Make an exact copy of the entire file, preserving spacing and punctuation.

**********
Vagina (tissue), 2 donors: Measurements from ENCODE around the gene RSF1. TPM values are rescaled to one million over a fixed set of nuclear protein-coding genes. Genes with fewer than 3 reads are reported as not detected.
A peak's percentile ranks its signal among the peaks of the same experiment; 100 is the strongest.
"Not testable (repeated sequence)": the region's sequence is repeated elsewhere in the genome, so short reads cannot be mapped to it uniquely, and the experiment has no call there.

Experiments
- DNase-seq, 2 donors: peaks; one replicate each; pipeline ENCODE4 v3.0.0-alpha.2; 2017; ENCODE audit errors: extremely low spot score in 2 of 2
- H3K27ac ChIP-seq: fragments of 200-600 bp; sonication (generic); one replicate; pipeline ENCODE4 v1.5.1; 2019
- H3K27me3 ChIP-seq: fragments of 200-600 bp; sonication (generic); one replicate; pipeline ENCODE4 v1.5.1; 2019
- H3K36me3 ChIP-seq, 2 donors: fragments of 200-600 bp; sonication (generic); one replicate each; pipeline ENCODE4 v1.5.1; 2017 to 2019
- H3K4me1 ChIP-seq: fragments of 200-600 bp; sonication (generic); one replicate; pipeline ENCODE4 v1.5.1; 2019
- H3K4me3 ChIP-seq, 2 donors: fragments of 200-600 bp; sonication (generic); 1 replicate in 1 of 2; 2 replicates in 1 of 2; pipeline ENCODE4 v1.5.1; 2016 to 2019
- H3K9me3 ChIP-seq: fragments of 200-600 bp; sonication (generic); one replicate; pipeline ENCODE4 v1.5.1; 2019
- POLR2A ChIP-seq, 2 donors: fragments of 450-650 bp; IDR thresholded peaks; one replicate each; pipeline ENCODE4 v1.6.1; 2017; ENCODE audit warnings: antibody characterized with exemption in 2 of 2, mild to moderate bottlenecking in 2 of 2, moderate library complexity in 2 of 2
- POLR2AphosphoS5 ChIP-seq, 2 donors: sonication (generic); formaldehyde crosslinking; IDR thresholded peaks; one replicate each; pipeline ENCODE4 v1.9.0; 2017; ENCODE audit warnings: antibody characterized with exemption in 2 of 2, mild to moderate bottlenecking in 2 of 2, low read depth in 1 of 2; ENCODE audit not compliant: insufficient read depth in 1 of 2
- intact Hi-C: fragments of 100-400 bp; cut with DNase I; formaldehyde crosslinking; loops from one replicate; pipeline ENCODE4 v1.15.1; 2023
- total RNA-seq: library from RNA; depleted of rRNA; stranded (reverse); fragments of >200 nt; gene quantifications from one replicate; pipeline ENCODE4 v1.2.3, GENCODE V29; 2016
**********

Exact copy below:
Vagina (tissue), 2 donors: Measurements from ENCODE around the gene RSF1. TPM values are rescaled to one million over a fixed set of nuclear protein-coding genes. Genes with fewer than 3 reads are reported as not detected.
A peak's percentile ranks its signal among the peaks of the same experiment; 100 is the strongest.
"Not testable (repeated sequence)": the region's sequence is repeated elsewhere in the genome, so short reads cannot be mapped to it uniquely, and the experiment has no call there.

Experiments
- DNase-seq, 2 donors: peaks; one replicate each; pipeline ENCODE4 v3.0.0-alpha.2; 2017; ENCODE audit errors: extremely low spot score in 2 of 2
- H3K27ac ChIP-seq: fragments of 200-600 bp; sonication (generic); one replicate; pipeline ENCODE4 v1.5.1; 2019
- H3K27me3 ChIP-seq: fragments of 200-600 bp; sonication (generic); one replicate; pipeline ENCODE4 v1.5.1; 2019
- H3K36me3 ChIP-seq, 2 donors: fragments of 200-600 bp; sonication (generic); one replicate each; pipeline ENCODE4 v1.5.1; 2017 to 2019
- H3K4me1 ChIP-seq: fragments of 200-600 bp; sonication (generic); one replicate; pipeline ENCODE4 v1.5.1; 2019
- H3K4me3 ChIP-seq, 2 donors: fragments of 200-600 bp; sonication (generic); 1 replicate in 1 of 2; 2 replicates in 1 of 2; pipeline ENCODE4 v1.5.1; 2016 to 2019
- H3K9me3 ChIP-seq: fragments of 200-600 bp; sonication (generic); one replicate; pipeline ENCODE4 v1.5.1; 2019
- POLR2A ChIP-seq, 2 donors: fragments of 450-650 bp; IDR thresholded peaks; one replicate each; pipeline ENCODE4 v1.6.1; 2017; ENCODE audit warnings: antibody characterized with exemption in 2 of 2, mild to moderate bottlenecking in 2 of 2, moderate library complexity in 2 of 2
- POLR2AphosphoS5 ChIP-seq, 2 donors: sonication (generic); formaldehyde crosslinking; IDR thresholded peaks; one replicate each; pipeline ENCODE4 v1.9.0; 2017; ENCODE audit warnings: antibody characterized with exemption in 2 of 2, mild to moderate bottlenecking in 2 of 2, low read depth in 1 of 2; ENCODE audit not compliant: insufficient read depth in 1 of 2
- intact Hi-C: fragments of 100-400 bp; cut with DNase I; formaldehyde crosslinking; loops from one replicate; pipeline ENCODE4 v1.15.1; 2023
- total RNA-seq: library from RNA; depleted of rRNA; stranded (reverse); fragments of >200 nt; gene quantifications from one replicate; pipeline ENCODE4 v1.2.3, GENCODE V29; 2016